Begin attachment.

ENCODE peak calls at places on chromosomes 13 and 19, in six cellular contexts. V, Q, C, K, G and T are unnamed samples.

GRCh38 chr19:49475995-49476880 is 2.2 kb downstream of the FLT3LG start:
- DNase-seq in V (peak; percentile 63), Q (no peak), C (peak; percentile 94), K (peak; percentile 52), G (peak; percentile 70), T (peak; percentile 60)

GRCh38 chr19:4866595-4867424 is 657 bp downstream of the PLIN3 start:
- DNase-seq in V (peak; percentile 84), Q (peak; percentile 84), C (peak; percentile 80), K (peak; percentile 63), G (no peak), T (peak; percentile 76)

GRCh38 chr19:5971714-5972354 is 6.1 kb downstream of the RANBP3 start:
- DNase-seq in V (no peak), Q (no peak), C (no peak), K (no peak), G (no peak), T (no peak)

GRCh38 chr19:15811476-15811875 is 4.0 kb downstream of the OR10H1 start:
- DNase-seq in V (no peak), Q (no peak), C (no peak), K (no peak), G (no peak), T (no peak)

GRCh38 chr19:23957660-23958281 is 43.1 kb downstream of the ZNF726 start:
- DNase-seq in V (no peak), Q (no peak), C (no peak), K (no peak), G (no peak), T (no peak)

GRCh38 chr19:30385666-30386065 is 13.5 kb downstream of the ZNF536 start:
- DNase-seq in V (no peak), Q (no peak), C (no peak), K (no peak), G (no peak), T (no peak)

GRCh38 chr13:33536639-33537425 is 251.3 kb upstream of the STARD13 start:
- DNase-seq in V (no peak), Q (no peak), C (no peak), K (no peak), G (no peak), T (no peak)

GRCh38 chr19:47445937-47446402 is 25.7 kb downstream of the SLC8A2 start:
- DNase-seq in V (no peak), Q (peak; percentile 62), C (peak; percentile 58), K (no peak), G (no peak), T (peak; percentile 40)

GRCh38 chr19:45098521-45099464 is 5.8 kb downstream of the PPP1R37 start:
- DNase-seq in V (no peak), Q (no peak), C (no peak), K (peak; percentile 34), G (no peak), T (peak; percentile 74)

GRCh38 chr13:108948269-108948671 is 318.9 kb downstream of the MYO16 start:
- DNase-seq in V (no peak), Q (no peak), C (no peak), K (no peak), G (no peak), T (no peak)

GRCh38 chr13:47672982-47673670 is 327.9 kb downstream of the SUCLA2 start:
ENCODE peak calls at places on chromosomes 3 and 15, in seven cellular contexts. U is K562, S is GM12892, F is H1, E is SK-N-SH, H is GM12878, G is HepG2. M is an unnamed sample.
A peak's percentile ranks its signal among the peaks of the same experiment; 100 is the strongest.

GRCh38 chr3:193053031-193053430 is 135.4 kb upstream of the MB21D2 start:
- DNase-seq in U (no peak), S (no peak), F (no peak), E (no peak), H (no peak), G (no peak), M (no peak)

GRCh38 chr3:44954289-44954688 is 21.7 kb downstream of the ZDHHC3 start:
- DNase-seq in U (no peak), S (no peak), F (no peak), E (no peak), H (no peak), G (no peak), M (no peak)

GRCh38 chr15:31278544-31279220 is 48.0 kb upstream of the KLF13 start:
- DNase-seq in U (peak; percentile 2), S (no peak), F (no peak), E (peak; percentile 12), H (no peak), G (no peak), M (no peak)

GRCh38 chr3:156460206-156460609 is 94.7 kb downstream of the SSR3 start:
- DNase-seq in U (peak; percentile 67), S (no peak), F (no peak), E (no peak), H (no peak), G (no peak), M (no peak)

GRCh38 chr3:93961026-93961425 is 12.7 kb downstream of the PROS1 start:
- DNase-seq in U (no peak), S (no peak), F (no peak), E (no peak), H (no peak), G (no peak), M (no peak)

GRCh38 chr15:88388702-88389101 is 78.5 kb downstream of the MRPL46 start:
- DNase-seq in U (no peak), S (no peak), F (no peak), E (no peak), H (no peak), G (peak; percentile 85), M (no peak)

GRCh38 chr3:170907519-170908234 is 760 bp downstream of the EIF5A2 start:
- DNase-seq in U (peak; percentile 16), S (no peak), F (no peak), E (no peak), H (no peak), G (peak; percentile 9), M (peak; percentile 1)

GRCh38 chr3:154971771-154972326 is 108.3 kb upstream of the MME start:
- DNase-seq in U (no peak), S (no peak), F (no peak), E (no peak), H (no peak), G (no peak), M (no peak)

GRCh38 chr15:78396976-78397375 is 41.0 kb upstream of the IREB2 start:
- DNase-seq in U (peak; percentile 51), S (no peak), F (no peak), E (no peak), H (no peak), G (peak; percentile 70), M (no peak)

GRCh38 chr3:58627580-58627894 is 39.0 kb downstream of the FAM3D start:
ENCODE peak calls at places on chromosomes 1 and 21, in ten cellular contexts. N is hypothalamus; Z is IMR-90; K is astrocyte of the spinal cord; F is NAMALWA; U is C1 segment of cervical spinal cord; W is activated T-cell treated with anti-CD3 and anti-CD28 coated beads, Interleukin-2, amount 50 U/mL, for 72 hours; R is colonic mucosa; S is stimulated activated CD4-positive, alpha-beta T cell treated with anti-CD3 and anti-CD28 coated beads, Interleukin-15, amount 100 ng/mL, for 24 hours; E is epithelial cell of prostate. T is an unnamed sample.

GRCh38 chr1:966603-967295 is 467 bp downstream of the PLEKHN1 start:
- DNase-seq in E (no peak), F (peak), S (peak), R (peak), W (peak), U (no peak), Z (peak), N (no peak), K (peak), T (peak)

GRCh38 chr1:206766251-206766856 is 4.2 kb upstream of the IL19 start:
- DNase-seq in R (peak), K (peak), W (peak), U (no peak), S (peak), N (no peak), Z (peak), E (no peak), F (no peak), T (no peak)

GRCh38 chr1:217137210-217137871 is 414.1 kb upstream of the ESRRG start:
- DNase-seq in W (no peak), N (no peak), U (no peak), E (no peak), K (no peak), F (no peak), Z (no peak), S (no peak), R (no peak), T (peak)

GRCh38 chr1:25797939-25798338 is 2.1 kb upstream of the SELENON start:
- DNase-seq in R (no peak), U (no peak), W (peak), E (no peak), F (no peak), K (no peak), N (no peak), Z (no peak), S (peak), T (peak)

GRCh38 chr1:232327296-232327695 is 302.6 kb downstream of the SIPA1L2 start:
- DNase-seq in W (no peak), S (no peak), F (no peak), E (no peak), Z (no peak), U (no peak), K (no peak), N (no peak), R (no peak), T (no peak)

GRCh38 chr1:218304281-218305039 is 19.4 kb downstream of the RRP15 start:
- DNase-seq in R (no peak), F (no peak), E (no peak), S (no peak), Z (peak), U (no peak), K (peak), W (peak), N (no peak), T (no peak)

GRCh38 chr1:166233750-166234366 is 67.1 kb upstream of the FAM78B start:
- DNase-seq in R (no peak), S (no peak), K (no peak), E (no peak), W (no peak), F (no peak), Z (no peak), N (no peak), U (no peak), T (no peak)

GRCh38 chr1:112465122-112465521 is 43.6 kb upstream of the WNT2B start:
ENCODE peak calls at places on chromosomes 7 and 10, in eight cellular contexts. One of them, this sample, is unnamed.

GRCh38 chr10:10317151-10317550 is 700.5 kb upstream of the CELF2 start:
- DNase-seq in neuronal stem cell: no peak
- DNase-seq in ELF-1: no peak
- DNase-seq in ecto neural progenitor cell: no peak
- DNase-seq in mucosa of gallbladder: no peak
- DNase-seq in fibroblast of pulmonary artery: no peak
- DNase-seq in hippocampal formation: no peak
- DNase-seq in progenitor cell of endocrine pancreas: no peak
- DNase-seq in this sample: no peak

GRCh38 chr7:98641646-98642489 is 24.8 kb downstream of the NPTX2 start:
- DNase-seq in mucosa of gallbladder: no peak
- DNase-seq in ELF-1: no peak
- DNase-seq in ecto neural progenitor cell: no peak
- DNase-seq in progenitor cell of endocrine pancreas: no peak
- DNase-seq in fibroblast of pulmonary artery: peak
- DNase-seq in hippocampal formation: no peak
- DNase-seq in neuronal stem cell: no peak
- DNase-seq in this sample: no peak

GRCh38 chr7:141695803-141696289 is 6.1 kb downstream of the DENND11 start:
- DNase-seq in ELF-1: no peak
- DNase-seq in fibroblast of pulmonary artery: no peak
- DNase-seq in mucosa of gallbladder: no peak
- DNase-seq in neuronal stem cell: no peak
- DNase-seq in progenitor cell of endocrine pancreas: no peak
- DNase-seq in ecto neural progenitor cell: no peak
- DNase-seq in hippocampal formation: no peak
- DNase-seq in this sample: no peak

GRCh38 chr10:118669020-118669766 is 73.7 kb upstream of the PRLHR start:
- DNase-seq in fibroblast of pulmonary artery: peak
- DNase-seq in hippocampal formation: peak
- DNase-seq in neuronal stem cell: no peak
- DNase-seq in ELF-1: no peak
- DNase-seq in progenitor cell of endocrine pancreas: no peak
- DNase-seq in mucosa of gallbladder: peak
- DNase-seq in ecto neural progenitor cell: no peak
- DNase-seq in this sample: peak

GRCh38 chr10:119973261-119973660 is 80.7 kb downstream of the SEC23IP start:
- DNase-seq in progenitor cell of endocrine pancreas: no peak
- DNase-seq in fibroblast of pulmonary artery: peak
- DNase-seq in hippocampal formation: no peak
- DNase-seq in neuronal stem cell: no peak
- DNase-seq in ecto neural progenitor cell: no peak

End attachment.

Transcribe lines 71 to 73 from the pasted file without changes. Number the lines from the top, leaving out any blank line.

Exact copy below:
- DNase-seq in mucosa of gallbladder: no peak
- DNase-seq in ELF-1: no peak
- DNase-seq in ecto neural progenitor cell: no peak